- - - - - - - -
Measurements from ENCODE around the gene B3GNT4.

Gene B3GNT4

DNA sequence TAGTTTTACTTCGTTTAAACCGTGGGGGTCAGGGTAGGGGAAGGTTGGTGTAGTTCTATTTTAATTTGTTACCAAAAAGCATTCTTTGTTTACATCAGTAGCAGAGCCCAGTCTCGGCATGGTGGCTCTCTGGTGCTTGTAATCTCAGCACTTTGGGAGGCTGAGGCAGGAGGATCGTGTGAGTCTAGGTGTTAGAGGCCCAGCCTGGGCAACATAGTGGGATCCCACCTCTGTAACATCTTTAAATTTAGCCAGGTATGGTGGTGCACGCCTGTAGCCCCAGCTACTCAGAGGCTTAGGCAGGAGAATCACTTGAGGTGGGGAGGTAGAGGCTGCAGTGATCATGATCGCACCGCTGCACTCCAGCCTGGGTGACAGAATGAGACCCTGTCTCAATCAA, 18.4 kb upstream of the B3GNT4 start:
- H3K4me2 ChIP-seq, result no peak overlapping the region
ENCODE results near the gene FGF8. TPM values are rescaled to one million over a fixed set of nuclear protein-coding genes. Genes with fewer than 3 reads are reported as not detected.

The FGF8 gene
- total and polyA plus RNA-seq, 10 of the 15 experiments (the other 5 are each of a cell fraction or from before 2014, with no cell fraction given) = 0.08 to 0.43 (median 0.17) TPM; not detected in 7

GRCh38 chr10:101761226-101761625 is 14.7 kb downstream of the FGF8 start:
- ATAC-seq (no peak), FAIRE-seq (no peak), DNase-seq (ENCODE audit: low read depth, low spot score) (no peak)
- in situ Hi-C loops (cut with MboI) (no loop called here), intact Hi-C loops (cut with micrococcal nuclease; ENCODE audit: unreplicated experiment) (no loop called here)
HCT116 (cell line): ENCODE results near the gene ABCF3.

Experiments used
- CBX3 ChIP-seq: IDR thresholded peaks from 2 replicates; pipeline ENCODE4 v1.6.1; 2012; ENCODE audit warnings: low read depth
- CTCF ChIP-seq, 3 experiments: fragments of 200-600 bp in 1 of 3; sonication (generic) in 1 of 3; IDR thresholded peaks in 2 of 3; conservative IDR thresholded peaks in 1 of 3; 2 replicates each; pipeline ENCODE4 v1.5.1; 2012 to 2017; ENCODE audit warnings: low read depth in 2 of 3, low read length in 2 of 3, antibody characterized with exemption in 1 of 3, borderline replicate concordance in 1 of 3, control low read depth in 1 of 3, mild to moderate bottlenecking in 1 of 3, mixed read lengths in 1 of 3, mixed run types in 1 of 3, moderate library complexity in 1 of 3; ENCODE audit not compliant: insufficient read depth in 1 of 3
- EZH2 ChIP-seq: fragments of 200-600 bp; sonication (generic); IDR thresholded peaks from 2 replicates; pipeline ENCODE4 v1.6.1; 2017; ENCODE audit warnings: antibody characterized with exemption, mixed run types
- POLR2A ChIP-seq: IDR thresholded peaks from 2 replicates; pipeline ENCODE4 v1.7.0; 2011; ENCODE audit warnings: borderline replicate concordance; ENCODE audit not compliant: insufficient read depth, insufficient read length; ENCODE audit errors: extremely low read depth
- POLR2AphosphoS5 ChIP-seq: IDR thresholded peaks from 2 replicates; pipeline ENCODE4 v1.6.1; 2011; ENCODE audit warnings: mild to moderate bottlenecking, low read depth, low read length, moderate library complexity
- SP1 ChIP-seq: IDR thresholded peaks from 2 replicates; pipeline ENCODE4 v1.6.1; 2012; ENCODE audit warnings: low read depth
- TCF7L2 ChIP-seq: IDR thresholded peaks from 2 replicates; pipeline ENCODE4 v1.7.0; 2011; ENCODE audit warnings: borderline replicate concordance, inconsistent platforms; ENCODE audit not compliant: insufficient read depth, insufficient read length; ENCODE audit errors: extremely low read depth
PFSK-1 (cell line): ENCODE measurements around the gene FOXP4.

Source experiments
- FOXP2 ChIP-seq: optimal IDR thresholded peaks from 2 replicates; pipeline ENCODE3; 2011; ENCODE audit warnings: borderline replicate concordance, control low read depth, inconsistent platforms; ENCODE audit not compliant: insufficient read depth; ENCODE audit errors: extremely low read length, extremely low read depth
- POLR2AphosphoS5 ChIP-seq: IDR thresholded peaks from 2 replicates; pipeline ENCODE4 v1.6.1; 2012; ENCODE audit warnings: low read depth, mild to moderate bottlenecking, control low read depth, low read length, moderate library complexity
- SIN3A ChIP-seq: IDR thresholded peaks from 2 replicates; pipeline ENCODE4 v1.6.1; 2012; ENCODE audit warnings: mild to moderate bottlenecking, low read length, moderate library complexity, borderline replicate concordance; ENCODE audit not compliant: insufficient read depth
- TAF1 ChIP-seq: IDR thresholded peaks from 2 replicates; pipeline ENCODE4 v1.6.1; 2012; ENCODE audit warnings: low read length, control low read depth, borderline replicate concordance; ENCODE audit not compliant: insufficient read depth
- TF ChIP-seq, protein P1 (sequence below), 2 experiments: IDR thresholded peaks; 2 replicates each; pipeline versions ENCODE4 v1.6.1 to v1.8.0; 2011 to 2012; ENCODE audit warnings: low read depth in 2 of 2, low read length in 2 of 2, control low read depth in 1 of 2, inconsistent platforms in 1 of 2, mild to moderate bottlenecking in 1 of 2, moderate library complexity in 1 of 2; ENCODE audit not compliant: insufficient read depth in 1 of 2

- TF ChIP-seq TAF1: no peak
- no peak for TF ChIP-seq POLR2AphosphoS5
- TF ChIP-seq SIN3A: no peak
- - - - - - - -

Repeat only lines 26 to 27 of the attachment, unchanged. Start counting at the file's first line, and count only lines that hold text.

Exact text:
- TF ChIP-seq, protein P1 (sequence below), 2 experiments: IDR thresholded peaks; 2 replicates each; pipeline versions ENCODE4 v1.6.1 to v1.8.0; 2011 to 2012; ENCODE audit warnings: low read depth in 2 of 2, low read length in 2 of 2, control low read depth in 1 of 2, inconsistent platforms in 1 of 2, mild to moderate bottlenecking in 1 of 2, moderate library complexity in 1 of 2; ENCODE audit not compliant: insufficient read depth in 1 of 2

- TF ChIP-seq TAF1: no peak